Welcome to the website of the Digital Media Law Project. The DMLP was a project of the Berkman Klein Center for Internet & Society from 2007 to 2014. Due to popular demand the Berkman Klein Center is keeping the website online, but please note that the website and its contents are no longer being updated. Please check any information you find here for accuracy and completeness.
Arizona State Representative Michelle Ugenti (R-Scottsdale) introduced Arizona House Bill 2004 in December, which would amend Arizona’s criminal code and make it a class 5 felony to impersonate somebody online, including, specifically, on a social networking site. A class 5 felony carries in Arizona a presumptive sentence of a year and a half imprisonment. Rep.
Back in February, Denise Finkel, a 2008 graduate of Oceanside High School on Long Island, sued four of her former high school classmates and their parents after the students created a private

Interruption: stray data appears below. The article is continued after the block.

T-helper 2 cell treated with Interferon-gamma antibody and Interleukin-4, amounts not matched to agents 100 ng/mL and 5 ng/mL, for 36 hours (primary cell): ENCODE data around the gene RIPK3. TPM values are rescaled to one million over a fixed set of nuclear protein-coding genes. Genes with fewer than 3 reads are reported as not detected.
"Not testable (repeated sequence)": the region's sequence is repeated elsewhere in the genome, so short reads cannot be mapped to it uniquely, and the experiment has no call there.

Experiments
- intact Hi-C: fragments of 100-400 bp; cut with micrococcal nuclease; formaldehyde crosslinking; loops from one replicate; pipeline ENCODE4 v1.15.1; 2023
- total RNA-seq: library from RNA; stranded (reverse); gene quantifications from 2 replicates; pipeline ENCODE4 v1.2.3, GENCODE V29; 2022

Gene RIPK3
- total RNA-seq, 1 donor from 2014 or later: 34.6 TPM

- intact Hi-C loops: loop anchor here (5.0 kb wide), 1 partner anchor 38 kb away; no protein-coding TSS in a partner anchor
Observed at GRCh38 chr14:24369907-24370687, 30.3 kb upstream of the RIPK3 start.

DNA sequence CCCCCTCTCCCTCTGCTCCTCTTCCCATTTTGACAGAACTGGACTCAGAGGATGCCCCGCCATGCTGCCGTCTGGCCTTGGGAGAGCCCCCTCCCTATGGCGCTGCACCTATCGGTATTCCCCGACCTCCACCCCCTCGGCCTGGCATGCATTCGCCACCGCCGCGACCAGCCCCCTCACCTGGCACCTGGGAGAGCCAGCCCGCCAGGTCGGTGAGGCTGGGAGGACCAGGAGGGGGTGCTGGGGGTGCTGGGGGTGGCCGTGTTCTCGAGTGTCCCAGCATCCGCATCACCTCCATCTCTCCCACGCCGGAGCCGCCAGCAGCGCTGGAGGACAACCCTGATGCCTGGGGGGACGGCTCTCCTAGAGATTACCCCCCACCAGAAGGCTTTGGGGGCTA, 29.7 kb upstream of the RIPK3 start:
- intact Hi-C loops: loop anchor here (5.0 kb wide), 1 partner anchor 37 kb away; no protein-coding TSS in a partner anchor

Facebook group called "90 Cents Short of a Dollar," which allegedly
contained false and defamatory statements about her.
On the broad grade-school spectrum of the bullies and the bullied, I tended to fall closer to the bullied side of things. Fortunately, I quickly proved taller than average — thus harder to intimidate — and smarter than average — thus more useful as a source for homework help than as a target for abuse — so the bullies moved on to other targets. Still, although not subjected to it much myself, I got to see a fair amount of bullying in my youth.
We are looking for contributing authors with expertise in media law, intellectual property, First Amendment, and other related fields to join us as guest bloggers. If you are interested, please contact us for more details.